Hi I’m Chanda the voice behind Pink Oatmeal. You can read more about me here. At Pink Oatmeal, we are committed to finding fun ways to promote movement and motor development from birth and beyond. Giving children the opportunity to move and explore is essential to development and must be part of everyday. Follow along and explore Pink Oatmeal as we share our favorite ways to make movement fun!
What will you find here?
You will find ideas for movement and motor planning for teachers, therapists and parents! Do you identifiy as a teacher, therapist or parent? Click on the link that most closely identifies who you are! This is a great starting point to gather ideas from the website!
Pink Oatmeal offers a large freebie library full of resources all promoting fun ways to move and work on motor skills. Join the community today to grab all of your freebies!
In the shop you will find all sorts of different resources for making physical activity, fine motor, and gross motor easier for you to incorporate with your kids. There are so many resources to choose from. I can’t pass up a good theme so be sure to check out everything the shop has to save you time and money! These are perfect for teachers, parents, caregivers, and therapists! I always try to keep them around the price of Starbuck’s coffee (or less!) because I so believe in the need for movement!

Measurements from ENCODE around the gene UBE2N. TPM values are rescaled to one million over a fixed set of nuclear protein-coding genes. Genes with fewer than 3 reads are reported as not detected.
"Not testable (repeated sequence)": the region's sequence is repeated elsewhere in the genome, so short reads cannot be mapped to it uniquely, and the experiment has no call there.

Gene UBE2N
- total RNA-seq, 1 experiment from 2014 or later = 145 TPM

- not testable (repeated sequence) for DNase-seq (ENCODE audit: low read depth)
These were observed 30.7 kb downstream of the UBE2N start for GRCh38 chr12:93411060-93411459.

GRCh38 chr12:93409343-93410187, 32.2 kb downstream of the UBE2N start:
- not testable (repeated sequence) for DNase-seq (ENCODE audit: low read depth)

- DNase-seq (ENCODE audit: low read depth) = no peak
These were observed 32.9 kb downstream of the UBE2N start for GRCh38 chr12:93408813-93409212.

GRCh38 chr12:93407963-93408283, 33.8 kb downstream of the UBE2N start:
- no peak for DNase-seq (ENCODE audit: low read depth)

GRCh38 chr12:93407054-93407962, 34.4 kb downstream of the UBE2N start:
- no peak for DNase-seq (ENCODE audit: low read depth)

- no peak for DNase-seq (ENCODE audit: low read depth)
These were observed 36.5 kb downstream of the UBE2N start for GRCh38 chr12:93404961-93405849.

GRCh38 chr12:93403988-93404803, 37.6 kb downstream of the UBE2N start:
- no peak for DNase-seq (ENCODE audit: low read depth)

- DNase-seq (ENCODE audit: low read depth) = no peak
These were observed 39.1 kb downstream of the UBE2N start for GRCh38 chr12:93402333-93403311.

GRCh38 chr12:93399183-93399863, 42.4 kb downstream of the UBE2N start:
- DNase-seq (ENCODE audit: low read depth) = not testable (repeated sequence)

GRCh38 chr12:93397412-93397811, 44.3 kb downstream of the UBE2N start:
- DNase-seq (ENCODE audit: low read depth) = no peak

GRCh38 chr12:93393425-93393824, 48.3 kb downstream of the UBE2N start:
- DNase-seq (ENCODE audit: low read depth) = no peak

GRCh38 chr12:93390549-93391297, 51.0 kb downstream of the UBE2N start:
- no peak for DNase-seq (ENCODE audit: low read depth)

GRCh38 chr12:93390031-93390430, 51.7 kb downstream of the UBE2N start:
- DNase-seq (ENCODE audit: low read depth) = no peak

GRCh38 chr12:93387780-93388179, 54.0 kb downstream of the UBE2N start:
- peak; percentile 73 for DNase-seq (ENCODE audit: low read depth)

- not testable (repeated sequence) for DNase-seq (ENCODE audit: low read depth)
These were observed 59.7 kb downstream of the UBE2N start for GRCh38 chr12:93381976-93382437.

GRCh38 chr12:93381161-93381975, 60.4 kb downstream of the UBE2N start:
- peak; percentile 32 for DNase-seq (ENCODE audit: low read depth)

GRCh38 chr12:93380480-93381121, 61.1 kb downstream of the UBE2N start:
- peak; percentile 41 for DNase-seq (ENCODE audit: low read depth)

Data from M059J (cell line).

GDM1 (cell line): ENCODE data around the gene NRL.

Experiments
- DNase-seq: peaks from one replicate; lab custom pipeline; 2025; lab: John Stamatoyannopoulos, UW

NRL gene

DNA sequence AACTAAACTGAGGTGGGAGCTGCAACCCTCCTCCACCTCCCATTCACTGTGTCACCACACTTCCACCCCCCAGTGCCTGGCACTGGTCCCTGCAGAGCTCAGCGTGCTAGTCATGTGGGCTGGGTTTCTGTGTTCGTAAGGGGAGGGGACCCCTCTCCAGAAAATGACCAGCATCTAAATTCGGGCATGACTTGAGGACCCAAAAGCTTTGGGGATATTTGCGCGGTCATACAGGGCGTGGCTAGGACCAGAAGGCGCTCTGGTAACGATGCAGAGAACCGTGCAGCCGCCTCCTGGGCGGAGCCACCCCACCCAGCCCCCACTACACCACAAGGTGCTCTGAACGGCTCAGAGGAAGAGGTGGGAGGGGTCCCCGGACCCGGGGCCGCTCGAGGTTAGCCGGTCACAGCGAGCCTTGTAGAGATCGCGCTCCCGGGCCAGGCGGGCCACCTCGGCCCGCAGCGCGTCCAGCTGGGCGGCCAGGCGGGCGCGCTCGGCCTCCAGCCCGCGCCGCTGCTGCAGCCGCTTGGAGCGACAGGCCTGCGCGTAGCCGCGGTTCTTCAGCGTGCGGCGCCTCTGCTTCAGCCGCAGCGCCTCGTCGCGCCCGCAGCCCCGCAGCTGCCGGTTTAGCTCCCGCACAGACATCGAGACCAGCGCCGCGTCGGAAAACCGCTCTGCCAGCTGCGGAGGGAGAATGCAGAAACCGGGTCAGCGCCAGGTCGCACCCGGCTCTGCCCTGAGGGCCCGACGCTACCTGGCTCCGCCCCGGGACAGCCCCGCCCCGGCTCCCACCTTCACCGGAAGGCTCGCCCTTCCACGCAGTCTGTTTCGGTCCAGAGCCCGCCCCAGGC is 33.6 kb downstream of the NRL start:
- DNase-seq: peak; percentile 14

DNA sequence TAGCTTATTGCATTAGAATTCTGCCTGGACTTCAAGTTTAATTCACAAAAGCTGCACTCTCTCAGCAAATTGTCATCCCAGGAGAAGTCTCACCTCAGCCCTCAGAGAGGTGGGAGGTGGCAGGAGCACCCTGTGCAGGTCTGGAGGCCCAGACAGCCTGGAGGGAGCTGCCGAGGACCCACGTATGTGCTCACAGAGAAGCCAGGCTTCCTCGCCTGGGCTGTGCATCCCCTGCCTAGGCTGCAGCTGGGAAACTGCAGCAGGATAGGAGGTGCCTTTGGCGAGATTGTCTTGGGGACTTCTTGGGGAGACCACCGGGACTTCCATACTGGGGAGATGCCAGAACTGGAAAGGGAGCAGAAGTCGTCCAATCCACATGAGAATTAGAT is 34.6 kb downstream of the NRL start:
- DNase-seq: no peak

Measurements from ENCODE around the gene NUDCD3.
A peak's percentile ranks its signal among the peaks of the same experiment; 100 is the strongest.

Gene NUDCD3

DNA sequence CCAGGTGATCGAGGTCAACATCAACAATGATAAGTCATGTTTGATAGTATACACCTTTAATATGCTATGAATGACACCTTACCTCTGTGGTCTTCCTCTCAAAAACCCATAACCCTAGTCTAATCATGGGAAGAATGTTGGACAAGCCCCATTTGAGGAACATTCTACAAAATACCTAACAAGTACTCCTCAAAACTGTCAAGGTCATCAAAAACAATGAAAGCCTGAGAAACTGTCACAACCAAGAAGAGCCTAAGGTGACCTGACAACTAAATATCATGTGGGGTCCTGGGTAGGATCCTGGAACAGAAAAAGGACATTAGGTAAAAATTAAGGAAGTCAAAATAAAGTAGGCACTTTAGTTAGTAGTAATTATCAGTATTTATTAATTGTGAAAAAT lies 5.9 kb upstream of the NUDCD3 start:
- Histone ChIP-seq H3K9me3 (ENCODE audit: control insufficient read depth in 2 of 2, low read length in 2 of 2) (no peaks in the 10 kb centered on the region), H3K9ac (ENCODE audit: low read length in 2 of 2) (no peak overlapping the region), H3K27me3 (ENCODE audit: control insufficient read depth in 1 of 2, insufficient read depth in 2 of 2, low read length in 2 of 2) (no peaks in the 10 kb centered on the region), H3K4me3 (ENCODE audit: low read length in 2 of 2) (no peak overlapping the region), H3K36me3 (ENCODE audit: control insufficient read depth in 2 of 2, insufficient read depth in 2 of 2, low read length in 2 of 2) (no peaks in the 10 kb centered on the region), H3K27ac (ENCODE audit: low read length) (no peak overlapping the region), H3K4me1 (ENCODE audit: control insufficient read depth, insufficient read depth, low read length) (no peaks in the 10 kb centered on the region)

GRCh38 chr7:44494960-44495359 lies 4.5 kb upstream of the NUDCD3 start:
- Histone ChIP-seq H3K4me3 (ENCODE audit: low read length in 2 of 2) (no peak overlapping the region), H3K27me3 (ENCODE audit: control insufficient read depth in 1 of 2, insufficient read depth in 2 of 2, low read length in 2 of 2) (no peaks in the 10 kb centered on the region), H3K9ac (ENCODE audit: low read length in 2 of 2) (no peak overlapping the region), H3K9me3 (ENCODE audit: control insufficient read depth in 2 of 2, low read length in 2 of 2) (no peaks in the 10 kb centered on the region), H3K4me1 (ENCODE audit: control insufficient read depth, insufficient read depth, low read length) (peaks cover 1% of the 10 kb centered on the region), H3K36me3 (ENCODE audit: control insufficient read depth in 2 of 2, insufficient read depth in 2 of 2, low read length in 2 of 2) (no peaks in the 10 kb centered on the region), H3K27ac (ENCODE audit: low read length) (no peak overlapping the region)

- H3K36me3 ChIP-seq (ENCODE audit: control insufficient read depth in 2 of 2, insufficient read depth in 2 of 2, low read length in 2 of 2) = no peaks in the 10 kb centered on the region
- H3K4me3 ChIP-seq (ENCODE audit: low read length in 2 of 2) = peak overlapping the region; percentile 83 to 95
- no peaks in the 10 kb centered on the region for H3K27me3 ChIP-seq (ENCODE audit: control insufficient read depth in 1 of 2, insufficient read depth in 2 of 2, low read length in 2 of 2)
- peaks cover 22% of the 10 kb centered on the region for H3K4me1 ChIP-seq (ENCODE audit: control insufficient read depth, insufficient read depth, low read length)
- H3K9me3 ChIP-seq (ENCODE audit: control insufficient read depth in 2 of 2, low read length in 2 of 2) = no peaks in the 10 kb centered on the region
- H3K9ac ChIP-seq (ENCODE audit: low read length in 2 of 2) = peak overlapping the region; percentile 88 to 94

This is an all inclusive membership to all of Pink Oatmeal’s downloadable printables and digital games. Yes all of it! It is Lifetime Access meaning you don’t have to mess around with renewals or paying over and over again. The best part is this resource keeps growing! You get all of the new downloadable printables and digital games when you sign up today!
What This Isn’t
Although I am a physical therapist, this is NOT a place for skilled therapeutic intervention. The ideas presented on this website and in products/resources are for informational/educational purposes only and are not medical advice. A website can never replace an individualized treatment plan developed as the result of assessment, clinical observation, and collaboration between therapist, caregiver, and (if applicable) child. If you are concerned about the development or functional abilities of a particular child in your life, then that child’s parent should talk with the pediatrician or their therapist.